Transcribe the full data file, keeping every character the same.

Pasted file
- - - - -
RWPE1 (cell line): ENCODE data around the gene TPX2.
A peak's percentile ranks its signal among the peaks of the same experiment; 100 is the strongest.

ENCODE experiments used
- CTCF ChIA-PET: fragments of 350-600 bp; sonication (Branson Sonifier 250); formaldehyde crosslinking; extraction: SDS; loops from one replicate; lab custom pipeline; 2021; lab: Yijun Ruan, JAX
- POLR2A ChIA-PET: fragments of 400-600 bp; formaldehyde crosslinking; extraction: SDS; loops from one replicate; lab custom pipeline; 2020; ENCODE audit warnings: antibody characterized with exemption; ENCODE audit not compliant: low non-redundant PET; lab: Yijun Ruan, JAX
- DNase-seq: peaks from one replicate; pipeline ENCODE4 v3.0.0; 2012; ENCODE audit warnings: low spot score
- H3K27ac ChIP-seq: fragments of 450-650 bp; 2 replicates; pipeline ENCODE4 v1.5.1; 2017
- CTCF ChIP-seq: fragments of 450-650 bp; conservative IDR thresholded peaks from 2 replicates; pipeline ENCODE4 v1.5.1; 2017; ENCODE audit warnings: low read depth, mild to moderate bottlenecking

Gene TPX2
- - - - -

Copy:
RWPE1 (cell line): ENCODE data around the gene TPX2.
A peak's percentile ranks its signal among the peaks of the same experiment; 100 is the strongest.

ENCODE experiments used
- CTCF ChIA-PET: fragments of 350-600 bp; sonication (Branson Sonifier 250); formaldehyde crosslinking; extraction: SDS; loops from one replicate; lab custom pipeline; 2021; lab: Yijun Ruan, JAX
- POLR2A ChIA-PET: fragments of 400-600 bp; formaldehyde crosslinking; extraction: SDS; loops from one replicate; lab custom pipeline; 2020; ENCODE audit warnings: antibody characterized with exemption; ENCODE audit not compliant: low non-redundant PET; lab: Yijun Ruan, JAX
- DNase-seq: peaks from one replicate; pipeline ENCODE4 v3.0.0; 2012; ENCODE audit warnings: low spot score
- H3K27ac ChIP-seq: fragments of 450-650 bp; 2 replicates; pipeline ENCODE4 v1.5.1; 2017
- CTCF ChIP-seq: fragments of 450-650 bp; conservative IDR thresholded peaks from 2 replicates; pipeline ENCODE4 v1.5.1; 2017; ENCODE audit warnings: low read depth, mild to moderate bottlenecking

Gene TPX2